So I don’t think the indexical relativist has to concede to the critic that speech reports involve binding in this way. But I might be wrong about this, so my second and third responses concede this point, and argue that it doesn’t harm the indexical relativist position.

The second response is that even with this concession, the indexical relativist has a small advantage over the indexical contextualist. Drawing on Stephenson’s work, we could argue that (a) PROJ is often the value of a tacit variable, and (b) whenever it is the default value of a variable, then that variable is bound to the subject of a propositional attitude report. If that is the case, then the indexical relativist could unify a number of different cases that would have to be treated separately by the indexical contextualist. Still, it is true that the non-indexicalist has an even larger advantage here, since they can explain why this (apparent) binding holds, but I don’t think this advantage is decisive. This is the one argument for non-indexicalism that I mentioned in section 4 might still have some force, though not I think enough to override the argument for indexicalism in the next section.

The third response is that the indexical relativist has a simple explanation of why the reports are natural, even on the assumption that the i is bound to the speaker. First consider a similar case. Imagine Clarke had simply said “The lawyer did it,” i.e. q. It would be natural to report her as having said that the lawyer actually did it. Now one can imagine being surprised at this. Clarke said something contingently true, but we reported her using a proposition that the lawyer actually did it, that is necessarily true. How is this possible? Well, it is because in saying q, she immediately and obviously commits herself to Actually q, and if a speaker immediately and obviously commits themselves to a proposition in virtue of an utterance, then it is natural to report them as having said that proposition. Speakers are generally committed to the truth of the utterances from their own perspective, so Clarke is committed to C(p, q, R(c)). (Arguably that is all she is committed to, as opposed to C(p, q, R(PROJ)).) So we can report her as having said C(pq, R(PROJ)). And if i is bound to the speaker, that is what we do report her as having said by saying “Clarke said that if the doctor didn’t do it, the lawyer did.”6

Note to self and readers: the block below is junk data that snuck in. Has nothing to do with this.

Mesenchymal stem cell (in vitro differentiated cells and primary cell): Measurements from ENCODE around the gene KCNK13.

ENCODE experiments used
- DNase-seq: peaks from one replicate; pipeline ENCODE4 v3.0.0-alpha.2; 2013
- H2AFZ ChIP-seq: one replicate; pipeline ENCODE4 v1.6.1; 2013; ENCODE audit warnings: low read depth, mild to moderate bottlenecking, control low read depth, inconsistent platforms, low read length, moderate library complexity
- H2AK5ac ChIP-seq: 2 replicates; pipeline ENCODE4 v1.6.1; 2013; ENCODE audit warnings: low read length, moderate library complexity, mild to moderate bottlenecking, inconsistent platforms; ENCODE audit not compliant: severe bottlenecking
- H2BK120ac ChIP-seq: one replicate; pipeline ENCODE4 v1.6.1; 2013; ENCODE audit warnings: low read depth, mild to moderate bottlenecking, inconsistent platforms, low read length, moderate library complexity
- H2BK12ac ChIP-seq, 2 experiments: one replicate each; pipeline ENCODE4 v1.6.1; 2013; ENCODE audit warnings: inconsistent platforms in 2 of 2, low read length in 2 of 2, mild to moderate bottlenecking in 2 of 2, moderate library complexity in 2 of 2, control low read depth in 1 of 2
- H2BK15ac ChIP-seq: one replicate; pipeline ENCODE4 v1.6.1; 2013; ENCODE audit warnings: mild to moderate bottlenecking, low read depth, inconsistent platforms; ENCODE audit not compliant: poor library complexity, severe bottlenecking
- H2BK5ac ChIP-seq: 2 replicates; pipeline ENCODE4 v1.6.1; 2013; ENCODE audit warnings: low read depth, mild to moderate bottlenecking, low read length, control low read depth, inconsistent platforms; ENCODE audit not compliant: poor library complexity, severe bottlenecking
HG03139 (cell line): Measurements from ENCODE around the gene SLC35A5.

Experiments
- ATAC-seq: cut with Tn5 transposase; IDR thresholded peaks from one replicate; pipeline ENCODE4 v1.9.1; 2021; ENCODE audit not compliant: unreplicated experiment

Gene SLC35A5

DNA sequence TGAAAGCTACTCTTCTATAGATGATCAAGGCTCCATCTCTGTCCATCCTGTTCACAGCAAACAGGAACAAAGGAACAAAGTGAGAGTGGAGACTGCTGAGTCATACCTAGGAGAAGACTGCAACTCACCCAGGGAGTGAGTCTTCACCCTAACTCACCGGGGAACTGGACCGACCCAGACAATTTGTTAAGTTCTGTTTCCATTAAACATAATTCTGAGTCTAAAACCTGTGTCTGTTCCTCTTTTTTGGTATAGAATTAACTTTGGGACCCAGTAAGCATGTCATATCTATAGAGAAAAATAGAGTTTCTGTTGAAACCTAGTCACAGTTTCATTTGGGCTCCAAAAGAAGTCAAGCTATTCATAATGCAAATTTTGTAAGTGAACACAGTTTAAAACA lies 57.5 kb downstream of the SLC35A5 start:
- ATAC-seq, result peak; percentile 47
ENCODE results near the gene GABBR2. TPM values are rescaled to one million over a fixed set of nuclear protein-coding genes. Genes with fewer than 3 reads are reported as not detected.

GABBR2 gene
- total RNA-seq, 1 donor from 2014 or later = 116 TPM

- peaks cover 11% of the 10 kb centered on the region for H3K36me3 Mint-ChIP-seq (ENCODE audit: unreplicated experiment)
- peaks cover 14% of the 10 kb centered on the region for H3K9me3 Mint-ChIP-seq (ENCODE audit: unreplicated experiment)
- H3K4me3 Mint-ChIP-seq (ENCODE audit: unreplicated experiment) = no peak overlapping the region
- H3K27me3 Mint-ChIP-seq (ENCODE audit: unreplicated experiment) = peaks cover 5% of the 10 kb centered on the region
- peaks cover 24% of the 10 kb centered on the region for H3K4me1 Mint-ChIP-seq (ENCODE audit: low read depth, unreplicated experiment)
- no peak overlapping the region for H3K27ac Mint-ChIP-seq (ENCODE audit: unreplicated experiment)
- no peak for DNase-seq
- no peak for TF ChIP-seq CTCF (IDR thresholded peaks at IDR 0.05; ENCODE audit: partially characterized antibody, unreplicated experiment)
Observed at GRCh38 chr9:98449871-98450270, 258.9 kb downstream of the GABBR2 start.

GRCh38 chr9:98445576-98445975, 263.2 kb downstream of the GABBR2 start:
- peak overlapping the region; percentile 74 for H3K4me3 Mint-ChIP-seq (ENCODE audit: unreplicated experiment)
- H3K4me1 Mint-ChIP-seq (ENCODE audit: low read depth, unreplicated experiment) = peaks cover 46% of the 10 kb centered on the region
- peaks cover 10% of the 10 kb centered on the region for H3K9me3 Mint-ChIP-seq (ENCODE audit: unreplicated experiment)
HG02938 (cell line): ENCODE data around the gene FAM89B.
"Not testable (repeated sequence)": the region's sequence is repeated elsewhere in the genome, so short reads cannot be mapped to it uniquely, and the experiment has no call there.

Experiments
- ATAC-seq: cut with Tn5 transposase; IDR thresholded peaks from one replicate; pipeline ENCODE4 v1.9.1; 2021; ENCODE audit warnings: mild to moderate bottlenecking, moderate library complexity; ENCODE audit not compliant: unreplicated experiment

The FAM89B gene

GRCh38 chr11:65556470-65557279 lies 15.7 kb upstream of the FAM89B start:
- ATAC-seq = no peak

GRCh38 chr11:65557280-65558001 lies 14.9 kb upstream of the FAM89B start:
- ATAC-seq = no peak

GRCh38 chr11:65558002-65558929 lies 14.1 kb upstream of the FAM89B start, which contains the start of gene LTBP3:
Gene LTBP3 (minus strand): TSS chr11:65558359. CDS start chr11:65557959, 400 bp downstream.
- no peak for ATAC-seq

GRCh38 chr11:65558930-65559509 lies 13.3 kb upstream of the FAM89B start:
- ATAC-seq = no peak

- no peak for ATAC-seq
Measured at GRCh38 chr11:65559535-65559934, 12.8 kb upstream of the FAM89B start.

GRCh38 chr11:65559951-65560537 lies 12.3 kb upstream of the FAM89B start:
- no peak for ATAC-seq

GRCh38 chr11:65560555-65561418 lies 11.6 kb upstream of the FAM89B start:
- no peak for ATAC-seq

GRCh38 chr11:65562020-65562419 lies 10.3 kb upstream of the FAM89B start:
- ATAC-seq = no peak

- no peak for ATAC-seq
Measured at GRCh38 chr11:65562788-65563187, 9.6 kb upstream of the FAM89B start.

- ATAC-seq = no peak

So both the argument from disagreement and the argument from speech report against indexical contextualism have run up against some blocks. There is another argument, however, that is effective against it. This is an argument from easy agreement. Assume again that Clarke said “If the doctor didn’t do it, the lawyer did.” Assume that an arbitrary person, call him Rebus, knows that Clarke made this utterance, and knows that either the doctor or the lawyer did it, that is knows that \(\neg\)(p & \(\neg\)q). On that basis alone, it will be natural for Rebus to make any of the following utterances. “I agree”; “That’s right”; “That’s true”; “What she said is true”; “She spoke truly.” Any of these are hard to explain on the indexical contextualist view, according to which agreement should be harder to get than this.

On the indexical contextualist view, Clarke said C(p, q, R(c)). Now on most accounts of what r is, Rebus need not know that \(\neg\)(p & \(\neg\)q) is one of the propositions in R(c). He need not know that Clarke know this, or that Clarke could have known this, or really anything else. As long as he knows that Clarke made this utterance, it seems acceptable for him to agree with it using any of the above formulations.

There are two ways that the indexical contextualist might try to explain this agreement. First, they could try to argue that it is acceptable for Rebus to agree with Clarke’s utterance despite not agreeing with the propositional content of it. Second, they could try to argue that it is the case, in any case fitting the above description, that he agrees with the propositional content of what Clarke said.

The first approach does not seem particularly attractive. Not only does it seem theoretically implausible, it is hard to find independent reason to believe that this is how agreement works. Generally if a speaker utters some term with a contextually sensitive term in it, then another speaker will not agree with the utterance unless they agree with the proposition we get by filling in the appropriate value for the contextually sensitive term. Or, perhaps more precisely, they will not accept all five of above forms of agreement.